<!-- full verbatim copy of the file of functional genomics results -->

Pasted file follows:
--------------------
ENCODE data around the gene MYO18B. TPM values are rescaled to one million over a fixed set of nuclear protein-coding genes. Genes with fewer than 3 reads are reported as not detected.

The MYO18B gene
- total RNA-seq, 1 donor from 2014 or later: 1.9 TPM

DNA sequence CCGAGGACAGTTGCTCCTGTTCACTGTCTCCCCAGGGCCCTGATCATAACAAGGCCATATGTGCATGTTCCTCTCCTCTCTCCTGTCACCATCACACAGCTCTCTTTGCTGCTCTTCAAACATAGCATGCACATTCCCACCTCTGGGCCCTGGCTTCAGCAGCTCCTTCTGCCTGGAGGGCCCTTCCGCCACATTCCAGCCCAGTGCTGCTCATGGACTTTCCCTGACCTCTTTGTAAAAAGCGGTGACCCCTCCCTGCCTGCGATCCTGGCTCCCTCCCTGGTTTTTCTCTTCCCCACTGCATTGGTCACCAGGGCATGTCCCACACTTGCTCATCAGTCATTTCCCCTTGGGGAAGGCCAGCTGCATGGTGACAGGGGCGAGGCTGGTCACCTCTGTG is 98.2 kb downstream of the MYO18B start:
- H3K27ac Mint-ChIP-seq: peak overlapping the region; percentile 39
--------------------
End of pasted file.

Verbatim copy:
ENCODE data around the gene MYO18B. TPM values are rescaled to one million over a fixed set of nuclear protein-coding genes. Genes with fewer than 3 reads are reported as not detected.

The MYO18B gene
- total RNA-seq, 1 donor from 2014 or later: 1.9 TPM

DNA sequence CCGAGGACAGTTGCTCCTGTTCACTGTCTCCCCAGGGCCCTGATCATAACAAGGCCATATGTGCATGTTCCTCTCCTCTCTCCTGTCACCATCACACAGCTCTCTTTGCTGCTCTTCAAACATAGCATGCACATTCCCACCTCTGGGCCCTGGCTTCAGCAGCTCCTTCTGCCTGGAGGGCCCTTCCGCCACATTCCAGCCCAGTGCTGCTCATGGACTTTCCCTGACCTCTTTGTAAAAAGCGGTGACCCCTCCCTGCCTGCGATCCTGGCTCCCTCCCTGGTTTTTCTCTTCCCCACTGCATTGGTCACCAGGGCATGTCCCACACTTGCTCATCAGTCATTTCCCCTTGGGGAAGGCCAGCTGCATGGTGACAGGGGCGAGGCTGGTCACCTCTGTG is 98.2 kb downstream of the MYO18B start:
- H3K27ac Mint-ChIP-seq: peak overlapping the region; percentile 39